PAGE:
Image by David Liuzzo
The initiative by a group of Kosovar MPs to abolish the Kosovo war crimes court, based in The Hague, has angered not only the US Embassy, which issued some tough statements on Friday 29 November, but also the US Department of State itself. President Hashim Thaci, Prime Minister Ramush Haradinaj, and Kosovo Assembly Speaker Kadri Veseli were urged to abide by their commitments to the work of the Court.
“We call on political leaders of the Republic of Kosovo and the Deputies of the Kosovo Assembly to maintain their commitment to the work of the Specialized Chambers and to leave unchanged the authority and jurisdiction of the court,” the State Department statement said.
“The United States is deeply depressed by the recent efforts of the Kosovo Assembly to abolish the Special Chambers of the Special Court, a court established to hear allegations of crimes against humanity, war crimes and other serious crimes committed during 1998-2000,” continued the declaration of December 30 by the US State Department.
Secretary Rex Tillerson said on December 21, “There has been no justice in the Balkans and we remain committed to supporting justice for the victims. We applaud the moral courage of Kosovo’s political leaders when they adopted the law and amended it in the Constitution on 2015, when the court was established, and we are now strongly urging current leaders and deputies of the Assembly of the Republic of Kosovo not to disrupt this achievement by abolishing the court now or in the future.”
The special court of Kosovo is headed by Bulgarian lawyer Ekaterina Trendafilova. The entity is not well received by the people of Kosovo who see the leaders of the Kosovo Liberation War as heroes, but has received extensive support from Serbia who believe this court will serve justice.
The initiative for its merger comes after a delay of several months. The Constitutional Court of the Kosovo Specialized Chambers approved Wednesday a decision to approve the rules of procedure and evidence for the new Special Court, allowing it to raise the first indictments against former fighters of the Kosovo Liberation Army.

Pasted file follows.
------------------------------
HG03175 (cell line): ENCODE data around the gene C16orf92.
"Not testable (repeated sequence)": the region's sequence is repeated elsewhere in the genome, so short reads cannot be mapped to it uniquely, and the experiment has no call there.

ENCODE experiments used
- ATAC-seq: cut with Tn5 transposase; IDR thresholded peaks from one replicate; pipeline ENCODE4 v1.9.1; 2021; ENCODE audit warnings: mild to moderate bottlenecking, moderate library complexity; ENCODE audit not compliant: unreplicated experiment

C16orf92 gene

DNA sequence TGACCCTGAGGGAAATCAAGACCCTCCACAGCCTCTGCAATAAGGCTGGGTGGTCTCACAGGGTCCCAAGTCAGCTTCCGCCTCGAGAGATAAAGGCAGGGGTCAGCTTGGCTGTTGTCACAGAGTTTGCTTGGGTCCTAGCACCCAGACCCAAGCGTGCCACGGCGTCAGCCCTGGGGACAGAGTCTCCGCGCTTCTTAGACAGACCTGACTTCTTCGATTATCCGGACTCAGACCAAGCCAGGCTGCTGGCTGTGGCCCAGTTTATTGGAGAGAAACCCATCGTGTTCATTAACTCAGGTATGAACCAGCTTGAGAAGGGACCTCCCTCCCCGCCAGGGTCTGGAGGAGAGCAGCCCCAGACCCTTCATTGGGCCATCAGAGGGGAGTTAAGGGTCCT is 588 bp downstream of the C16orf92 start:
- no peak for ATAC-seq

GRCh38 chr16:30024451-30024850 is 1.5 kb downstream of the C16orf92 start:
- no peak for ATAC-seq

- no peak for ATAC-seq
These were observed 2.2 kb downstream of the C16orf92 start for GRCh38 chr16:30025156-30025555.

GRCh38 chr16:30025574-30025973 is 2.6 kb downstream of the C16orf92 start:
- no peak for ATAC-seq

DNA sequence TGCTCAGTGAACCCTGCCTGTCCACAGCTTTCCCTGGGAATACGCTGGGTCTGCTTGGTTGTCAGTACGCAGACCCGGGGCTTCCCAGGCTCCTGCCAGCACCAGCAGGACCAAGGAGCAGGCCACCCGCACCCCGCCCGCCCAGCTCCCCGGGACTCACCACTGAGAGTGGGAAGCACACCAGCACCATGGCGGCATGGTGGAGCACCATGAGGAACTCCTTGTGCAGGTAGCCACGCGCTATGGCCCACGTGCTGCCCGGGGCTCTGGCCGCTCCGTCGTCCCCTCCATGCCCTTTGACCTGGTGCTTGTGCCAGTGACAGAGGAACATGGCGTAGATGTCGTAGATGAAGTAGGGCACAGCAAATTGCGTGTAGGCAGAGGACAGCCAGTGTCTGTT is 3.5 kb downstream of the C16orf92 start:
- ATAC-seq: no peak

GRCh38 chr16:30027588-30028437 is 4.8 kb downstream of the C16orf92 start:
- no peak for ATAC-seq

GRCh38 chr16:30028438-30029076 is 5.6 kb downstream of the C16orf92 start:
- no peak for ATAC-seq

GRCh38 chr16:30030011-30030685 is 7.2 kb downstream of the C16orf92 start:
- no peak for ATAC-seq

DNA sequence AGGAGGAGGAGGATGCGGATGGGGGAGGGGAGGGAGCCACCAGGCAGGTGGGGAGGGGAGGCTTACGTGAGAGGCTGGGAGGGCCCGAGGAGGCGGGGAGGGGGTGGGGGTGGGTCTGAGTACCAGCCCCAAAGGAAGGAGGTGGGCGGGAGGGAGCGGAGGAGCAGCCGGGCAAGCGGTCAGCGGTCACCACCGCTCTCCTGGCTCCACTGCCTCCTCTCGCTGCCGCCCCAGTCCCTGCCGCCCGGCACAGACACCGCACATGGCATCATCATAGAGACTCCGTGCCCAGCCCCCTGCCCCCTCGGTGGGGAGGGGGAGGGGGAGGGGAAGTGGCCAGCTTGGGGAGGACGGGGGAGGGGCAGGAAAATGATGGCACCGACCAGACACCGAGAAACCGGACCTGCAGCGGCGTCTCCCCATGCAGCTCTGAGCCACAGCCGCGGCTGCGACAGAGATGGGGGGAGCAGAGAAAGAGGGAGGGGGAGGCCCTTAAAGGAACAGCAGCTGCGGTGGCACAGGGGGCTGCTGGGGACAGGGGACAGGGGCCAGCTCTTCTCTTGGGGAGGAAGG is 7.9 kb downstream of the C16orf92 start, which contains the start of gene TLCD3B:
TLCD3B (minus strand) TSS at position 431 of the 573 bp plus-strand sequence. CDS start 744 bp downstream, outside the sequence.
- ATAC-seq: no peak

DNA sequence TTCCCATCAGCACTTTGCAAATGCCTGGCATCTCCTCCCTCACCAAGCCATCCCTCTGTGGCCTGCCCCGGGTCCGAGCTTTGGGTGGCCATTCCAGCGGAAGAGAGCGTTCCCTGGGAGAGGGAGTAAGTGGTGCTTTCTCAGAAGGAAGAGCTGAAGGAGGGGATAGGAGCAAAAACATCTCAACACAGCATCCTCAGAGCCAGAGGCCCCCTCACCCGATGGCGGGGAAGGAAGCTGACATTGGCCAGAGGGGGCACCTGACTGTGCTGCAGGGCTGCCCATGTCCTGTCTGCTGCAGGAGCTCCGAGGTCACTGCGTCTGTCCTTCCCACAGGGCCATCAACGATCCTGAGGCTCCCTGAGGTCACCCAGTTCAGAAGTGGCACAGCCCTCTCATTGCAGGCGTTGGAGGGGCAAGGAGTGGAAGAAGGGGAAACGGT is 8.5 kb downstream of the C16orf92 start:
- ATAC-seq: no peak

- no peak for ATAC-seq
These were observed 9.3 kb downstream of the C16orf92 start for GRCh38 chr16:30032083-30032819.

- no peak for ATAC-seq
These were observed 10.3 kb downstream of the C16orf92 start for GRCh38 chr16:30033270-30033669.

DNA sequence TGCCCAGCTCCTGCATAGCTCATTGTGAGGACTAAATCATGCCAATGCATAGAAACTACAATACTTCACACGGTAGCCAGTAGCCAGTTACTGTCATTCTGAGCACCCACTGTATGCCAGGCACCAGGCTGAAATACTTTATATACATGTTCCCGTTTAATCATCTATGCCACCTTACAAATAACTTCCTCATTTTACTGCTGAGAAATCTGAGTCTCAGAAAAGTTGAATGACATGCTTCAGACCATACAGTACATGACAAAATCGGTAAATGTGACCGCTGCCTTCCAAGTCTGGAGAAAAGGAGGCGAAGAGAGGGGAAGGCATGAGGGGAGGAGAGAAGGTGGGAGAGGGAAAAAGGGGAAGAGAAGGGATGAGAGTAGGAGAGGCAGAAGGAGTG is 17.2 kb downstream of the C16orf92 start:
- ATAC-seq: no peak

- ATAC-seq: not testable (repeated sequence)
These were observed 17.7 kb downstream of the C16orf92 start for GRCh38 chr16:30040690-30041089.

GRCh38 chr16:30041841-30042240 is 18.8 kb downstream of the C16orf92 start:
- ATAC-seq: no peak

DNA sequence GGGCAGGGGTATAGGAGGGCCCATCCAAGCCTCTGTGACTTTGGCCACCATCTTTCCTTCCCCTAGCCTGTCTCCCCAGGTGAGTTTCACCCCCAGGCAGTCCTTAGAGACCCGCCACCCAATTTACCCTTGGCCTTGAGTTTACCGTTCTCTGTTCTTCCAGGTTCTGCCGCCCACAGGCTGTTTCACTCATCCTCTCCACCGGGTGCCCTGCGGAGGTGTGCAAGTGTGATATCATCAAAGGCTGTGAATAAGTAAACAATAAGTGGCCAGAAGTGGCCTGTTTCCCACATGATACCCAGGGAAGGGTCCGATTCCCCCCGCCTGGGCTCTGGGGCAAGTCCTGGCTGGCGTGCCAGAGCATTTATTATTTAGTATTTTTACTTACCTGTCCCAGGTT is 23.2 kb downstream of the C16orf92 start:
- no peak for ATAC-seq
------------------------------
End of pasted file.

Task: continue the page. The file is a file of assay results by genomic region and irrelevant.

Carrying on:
The Speaker of the Special Court, Ekaterina Trendafilova, said in June of 2017 that the court would be fully functional and ready to start court proceedings after a week. “Following the entry into force of the rules within seven days from today, there will be no legal obstacle to obtaining or filing a lawsuit by the Special Prosecutor’s Office,” Trendafilova was quoted in the statement given at that time.
Senior figures of the Kosovo Liberation Army are expected to be indicted and tried in court for alleged crimes committed during and after the war against Serbian forces. The alleged crimes include murder, abduction, illegal detention, and sexual assault. The Special Court of Kosovo consists of international judges and prosecutors, although it functions under Kosovo’s laws.
Ekaterina Trendafilova visited Kosovo several days ago, where she held meetings with political leaders and representatives of non-governmental organizations. Prime Minister Hashim Thaci said: “The question that should be asked is why they did not meet with the institutions of the Republic of Kosovo, when the Tribunal is in Kosovo, while it is denying and ignoring the cooperation with the institutions of Kosovo that have 100% co-operation with Belgrade?”